• Command Hallucinations
• More than a high school education
• Less than 40 years old
• Personality Disorders
• Cluster B or Cluster C
• Co-morbid depression
• Co-morbid alcohol abuse/dependence
•Temporal lobe epilepsy
• Chronic Pain
• More than one psychiatric diagnosis
• Currently psychotic
• Unstable or poor therapeutic relationship
Cognitive Features that Contribute to Risk
Loss of executive function
Thought constriction (tunnel vision)
Inability to adapt to a dependent role
AFFECTIVE DISORDERS AND SUICIDE
• Suicide occurs early in the course of illness
• Psychic anxiety or panic symptoms
• Moderate alcohol abuse
• First episode of suicidality
• Hospitalized for affective disorder
secondary to suicidality
• Risk for men is four times as high as for
women except in bipolar disorder where
women are equally at risk.
Previous suicide attempt(s)
Significant depressive symptoms - hopelessness
First decade of illness – (however, rate remains elevated throughout
Poor premorbid functioning
Current substance abuse
Poor current work and social functioning
Recent hospital discharge
Suicide occurs later in the course of the illness with
communications of suicidal intent lasting several years
In completed suicides, men have higher rates of alcohol
abuse, women have higher rates of drug abuse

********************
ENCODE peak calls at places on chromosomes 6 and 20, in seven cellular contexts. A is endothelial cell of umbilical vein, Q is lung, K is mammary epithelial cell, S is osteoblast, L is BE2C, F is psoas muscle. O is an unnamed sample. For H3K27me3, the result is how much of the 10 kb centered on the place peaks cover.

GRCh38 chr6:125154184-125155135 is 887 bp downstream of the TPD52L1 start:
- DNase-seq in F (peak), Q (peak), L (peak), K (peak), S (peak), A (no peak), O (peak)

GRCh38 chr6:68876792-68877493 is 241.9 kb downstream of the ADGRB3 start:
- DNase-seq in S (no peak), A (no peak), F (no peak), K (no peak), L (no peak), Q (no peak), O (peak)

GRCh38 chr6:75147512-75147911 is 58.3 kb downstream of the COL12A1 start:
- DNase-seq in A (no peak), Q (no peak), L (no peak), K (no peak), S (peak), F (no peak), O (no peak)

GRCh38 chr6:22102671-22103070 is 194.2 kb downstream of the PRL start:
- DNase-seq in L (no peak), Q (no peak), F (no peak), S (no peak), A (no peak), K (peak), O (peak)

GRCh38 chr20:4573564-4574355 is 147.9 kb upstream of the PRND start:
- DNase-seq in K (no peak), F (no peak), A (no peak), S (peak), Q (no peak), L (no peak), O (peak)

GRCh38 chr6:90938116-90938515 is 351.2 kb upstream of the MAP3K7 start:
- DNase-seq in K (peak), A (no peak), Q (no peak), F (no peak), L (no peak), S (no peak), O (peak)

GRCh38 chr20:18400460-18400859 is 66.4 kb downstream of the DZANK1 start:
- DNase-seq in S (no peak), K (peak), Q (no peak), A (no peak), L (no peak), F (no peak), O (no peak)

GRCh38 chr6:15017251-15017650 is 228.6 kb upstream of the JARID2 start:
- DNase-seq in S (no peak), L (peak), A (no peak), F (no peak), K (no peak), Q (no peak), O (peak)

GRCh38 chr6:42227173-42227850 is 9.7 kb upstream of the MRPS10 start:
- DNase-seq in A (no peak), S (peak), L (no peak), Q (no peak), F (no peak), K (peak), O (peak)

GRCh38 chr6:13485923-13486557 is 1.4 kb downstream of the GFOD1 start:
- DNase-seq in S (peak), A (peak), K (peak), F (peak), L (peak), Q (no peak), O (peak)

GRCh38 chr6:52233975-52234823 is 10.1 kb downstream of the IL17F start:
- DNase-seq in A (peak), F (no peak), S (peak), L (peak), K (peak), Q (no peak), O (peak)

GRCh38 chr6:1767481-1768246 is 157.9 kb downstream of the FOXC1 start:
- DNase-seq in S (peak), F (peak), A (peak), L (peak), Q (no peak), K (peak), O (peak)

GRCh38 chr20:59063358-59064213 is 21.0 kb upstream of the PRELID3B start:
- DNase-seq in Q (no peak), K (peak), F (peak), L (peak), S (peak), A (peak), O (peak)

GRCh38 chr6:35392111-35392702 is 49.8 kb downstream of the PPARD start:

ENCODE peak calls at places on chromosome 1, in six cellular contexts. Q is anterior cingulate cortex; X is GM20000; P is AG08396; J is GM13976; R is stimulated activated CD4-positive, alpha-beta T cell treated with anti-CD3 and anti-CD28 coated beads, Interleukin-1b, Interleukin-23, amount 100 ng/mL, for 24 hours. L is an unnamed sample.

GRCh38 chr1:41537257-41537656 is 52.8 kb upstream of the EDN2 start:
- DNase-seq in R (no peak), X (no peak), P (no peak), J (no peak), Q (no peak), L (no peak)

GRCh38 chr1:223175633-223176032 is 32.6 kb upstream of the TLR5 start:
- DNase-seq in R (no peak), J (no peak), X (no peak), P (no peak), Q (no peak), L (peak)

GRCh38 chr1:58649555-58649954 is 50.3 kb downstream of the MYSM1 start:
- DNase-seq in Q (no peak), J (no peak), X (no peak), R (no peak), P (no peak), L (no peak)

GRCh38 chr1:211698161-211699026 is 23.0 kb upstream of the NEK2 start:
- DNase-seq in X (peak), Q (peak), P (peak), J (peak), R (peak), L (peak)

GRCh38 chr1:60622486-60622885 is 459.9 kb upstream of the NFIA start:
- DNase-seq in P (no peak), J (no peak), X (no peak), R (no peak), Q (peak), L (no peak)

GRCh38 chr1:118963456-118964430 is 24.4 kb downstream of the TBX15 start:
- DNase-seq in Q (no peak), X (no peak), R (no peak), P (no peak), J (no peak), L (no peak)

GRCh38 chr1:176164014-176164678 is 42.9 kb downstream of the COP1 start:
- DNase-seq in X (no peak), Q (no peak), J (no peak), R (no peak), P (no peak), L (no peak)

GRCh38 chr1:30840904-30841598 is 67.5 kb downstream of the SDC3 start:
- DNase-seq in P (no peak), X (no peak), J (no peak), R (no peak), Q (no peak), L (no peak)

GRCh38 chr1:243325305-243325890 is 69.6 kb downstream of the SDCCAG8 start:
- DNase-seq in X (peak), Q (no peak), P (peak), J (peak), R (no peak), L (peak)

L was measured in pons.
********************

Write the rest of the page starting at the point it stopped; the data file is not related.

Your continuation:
Increased number of substances used, rather than the type
of substance appears to be important
Most have co morbid psychiatric disorders, females have
Borderline Personality Disorder
High Risk Profile:
Recent or impending interpersonal loss
Co morbid depression
ALCOHOL / SUBSTANCE ABUSE AND SUICIDE
PERSONALITY DISORDERS AND SUICIDE
Borderline Personality Disorder
Lifetime rate of suicide - 8.5%
With alcohol problems -19%
With alcohol problems and major affective disorder -38%
A co morbid condition in over 30% of the suicides.
Nearly 75% of patients with borderline personality
disorder have made at least one suicide attempt in their
Antisocial Personality disorder
Suicide associated with narcissistic injury / impulsivity.
Areas to Evaluate in Suicide Assessment
Comorbidity, Affective Disorders, Alcohol / Substance
Abuse, Schizophrenia, Cluster B Personality disorders.
History Prior suicide attempts, aborted attempts or self harm;
Medical diagnoses, Family history of suicide / attempts /
Coping skills; personality traits; past responses to stress;
capacity for reality testing; tolerance of psychological
Acute and chronic stressors; changes in status; quality of
support; religious beliefs
Past and present suicidal ideation, plans, behaviors,
intent; methods; hopelessness, anhedonia, anxiety
symptoms; reasons for living; associated substance use;
Evaluation of suicidal
Complete psychiatric history
Thorough examination of patient’s mental
Inquiry about depressive symptoms
Suicidal thoughts, intents, plans and
Inpatient versus outpatient
Indications for hospitalization
Patient is psychotic.
Violent , near lethal or pre meditated act.
Precaution was taken to avoid rescue or discovery.
Distress is increased or patient regrets surviving
Limited family and social support.
Current impulsive behavior, severe agitation , poor